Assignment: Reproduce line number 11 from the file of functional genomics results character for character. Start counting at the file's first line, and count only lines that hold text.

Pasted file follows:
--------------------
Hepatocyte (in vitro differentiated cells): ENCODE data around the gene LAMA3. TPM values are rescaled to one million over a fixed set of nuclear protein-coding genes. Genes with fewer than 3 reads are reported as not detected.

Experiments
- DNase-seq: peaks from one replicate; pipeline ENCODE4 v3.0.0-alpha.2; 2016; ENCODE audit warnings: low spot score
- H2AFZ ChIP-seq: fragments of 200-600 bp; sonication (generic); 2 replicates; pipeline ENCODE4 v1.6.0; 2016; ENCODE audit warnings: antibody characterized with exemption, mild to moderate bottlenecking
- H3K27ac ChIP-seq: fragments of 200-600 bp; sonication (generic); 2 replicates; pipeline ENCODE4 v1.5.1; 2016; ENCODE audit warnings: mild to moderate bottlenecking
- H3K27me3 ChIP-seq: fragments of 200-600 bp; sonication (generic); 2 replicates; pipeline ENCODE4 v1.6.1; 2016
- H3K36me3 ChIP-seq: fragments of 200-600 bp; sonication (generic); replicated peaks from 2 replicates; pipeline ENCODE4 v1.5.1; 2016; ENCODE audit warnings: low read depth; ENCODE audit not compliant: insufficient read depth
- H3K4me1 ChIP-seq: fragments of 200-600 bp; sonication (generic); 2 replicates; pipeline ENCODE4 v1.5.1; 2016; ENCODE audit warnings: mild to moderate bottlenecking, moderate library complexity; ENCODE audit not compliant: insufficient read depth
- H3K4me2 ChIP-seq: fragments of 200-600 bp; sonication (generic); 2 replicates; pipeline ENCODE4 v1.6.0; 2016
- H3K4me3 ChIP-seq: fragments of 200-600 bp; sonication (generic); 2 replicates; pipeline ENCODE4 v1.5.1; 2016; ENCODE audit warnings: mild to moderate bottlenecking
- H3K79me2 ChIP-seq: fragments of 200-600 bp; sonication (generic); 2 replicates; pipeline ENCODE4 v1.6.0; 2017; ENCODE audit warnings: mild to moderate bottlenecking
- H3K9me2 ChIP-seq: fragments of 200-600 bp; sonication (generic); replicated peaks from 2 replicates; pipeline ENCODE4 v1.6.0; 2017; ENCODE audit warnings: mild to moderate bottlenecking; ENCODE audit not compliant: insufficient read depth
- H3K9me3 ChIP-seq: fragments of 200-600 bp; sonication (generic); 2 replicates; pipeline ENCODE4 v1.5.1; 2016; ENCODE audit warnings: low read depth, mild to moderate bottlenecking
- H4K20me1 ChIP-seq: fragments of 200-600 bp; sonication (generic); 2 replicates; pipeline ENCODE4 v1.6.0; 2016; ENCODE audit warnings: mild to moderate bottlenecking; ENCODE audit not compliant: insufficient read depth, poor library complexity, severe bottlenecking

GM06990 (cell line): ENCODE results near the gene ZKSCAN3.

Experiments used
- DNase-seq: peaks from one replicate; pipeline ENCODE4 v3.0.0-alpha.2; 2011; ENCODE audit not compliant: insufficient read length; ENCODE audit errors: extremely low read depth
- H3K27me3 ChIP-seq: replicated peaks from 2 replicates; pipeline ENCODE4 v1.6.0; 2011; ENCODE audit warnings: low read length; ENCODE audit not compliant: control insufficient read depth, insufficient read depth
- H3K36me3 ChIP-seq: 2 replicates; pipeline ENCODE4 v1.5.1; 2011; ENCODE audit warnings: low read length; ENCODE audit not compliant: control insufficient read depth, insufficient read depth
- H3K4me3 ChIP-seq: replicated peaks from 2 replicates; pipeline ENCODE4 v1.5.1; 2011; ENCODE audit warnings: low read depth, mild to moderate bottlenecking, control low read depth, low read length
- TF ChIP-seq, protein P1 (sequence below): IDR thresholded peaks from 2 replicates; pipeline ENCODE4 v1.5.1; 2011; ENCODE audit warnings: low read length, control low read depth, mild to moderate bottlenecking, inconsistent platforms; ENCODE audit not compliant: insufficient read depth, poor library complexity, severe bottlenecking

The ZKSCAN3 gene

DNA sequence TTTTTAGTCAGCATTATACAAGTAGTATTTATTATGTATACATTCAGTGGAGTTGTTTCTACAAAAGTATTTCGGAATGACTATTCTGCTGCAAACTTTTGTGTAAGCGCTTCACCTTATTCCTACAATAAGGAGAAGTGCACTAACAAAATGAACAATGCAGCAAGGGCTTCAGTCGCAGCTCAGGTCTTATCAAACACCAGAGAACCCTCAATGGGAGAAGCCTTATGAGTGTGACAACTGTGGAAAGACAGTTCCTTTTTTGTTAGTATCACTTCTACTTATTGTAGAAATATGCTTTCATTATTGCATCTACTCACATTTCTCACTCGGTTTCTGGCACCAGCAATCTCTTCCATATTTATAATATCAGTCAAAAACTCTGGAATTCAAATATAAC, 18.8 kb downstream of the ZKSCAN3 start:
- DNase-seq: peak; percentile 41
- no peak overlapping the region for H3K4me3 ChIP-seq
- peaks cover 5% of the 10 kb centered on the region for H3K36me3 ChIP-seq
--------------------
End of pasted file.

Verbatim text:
- H3K79me2 ChIP-seq: fragments of 200-600 bp; sonication (generic); 2 replicates; pipeline ENCODE4 v1.6.0; 2017; ENCODE audit warnings: mild to moderate bottlenecking